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Find $\displaystyle \lim_{n\rightarrow \infty }x_n$ : $$\left\{\begin{matrix}x_1=a>0\\ \\ x_{n+1}=\frac{2x_n\cdot \cos\left(\frac{\pi}{2^n+1}\right)}{x_n+1}\end{matrix}\right.$$

I have tried that : Let $a_n=\dfrac{1}{x_n}$ . So : $$a_{n+1}=\frac{1}{2\cos\left(\frac{\pi}{2^{n+1}}\right)}.a_n+\frac{1}{2\cos\left(\frac{\pi}{2^{n+1}}\right)}$$ So I tried to have geometric series: By let : $$a_{n+1}+f(n+1)=\frac{1}{2\cos\left(\frac{\pi}{2^{n+1}}\right)}(a_n+f(n))$$ So we must find one $f(n)$: $$\frac{f(n)}{2\cos\left(\frac{\pi}{2^{n+1}}\right)}-f(n+1)=\frac{1}{2\cos\left(\frac{\pi}{2^{n+1}}\right)}$$ As $$f(n)-f(n+1)\cdot 2\cos\frac{\pi}{2^{n+1}}=1$$

Can you give me the way to find one $f(n)$ sastisfied that ; or anyone has nice way to solve this problem

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up vote 1 down vote accepted


To show this, note that: first, $x_n\gt0$ for every $n\geqslant1$; second, $x_n\leqslant x^0_n$ for every $n\geqslant1$, where $x^0_1=a$ and $$ x^0_{n+1}=\frac{2x^0_n}{x^0_n+1}, $$ for every $n\geqslant1$; third, $x^0_n\to1$ when $n\to\infty$. Thus, $\limsup\limits_{n\to\infty}x_n\leqslant1$.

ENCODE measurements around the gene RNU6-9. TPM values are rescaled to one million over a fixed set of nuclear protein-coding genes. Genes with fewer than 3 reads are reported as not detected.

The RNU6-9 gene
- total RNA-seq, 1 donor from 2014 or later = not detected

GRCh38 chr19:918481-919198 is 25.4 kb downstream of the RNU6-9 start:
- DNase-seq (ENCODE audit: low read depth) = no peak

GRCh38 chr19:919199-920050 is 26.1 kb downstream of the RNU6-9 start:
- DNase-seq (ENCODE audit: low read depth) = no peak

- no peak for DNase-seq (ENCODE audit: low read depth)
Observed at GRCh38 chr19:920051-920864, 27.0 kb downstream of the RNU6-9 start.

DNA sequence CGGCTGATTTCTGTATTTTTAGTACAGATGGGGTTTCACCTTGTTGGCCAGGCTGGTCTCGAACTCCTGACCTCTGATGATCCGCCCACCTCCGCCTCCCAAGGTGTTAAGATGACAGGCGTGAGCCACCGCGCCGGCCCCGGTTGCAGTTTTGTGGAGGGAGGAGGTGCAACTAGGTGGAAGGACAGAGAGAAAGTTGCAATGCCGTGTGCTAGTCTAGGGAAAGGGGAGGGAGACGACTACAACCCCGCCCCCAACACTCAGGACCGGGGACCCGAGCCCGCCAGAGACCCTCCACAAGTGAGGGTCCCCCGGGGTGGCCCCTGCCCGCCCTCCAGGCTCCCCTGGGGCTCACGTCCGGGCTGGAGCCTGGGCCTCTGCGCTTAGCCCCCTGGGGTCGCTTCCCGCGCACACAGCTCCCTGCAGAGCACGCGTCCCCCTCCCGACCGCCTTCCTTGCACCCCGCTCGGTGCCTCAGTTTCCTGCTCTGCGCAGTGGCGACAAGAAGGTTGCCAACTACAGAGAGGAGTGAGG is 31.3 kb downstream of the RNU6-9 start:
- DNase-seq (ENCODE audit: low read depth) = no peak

On the other hand, $\cos\left(\frac\pi{2^n+1}\right)\to1$ when $n\to\infty$. For every positive $b\lt1$, choose some positive integer $n(b)$ such that $\cos\left(\frac\pi{2^n+1}\right)\geqslant b$ for every $n\geqslant n(b)$ and define $(x^b_n)_{n\geqslant n(b)}$ by $x^b_{n(b)}=x_{n(b)}$ and $$ x^b_{n+1}=\frac{2bx^b_n}{x^b_n+1}, $$ for every $n\geqslant n(b)$. Then, $x_n\geqslant x^b_n$ for every $n\geqslant n(b)$ and, provided $b\gt\frac12$, $x^b_n\to x^b=2b-1$ when $n\to\infty$. Hence $\liminf\limits_{n\to\infty}x_n\geqslant x^b$. Since $x^b\to1$ when $b\to1$, this proves the result.

The same method shows that every sequence $(x_n)_{n\geqslant1}$ defined by $x_1=a\gt0$ and $$ x_{n+1}=\frac{c_nx_n}{x_n+1}, $$ for every $n\geqslant1$, with $c_n\gt0$ for every $n\geqslant1$ and $\lim\limits_{n\to\infty}c_n=c$ with $c\geqslant1$, converges to $c-1$. If $0\leqslant c\leqslant1$, $\lim\limits_{n\to\infty}x_n=0$.

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An incomplete answer that assumes the existence of the limit:

Since $\cos\frac{\pi}{2^n+1}$ goes to one for $n\to\infty$, the limit $x_\infty=\lim_{n\to\infty}x_n$ will, if it exists, satisfy the fixed-point equation $x_\infty=2x_\infty/(x_\infty+1)$. The only solutions of this equation are $0$ and $1$.

The derivative of $x\mapsto 2x\cos\frac{\pi}{2^n+1}/(x+1)$ at $x=0$ equals $2\cos\frac{\pi}{2^n+1}$ which is greater than one for $n>1$. Fixed-point theory then tells us that $x=0$ can not be the limit of your recursion. The derivative at $x=1$, in contrast, equals $1/2\cos\frac{\pi}{2^n+1}$ which is always positive and less than unity.

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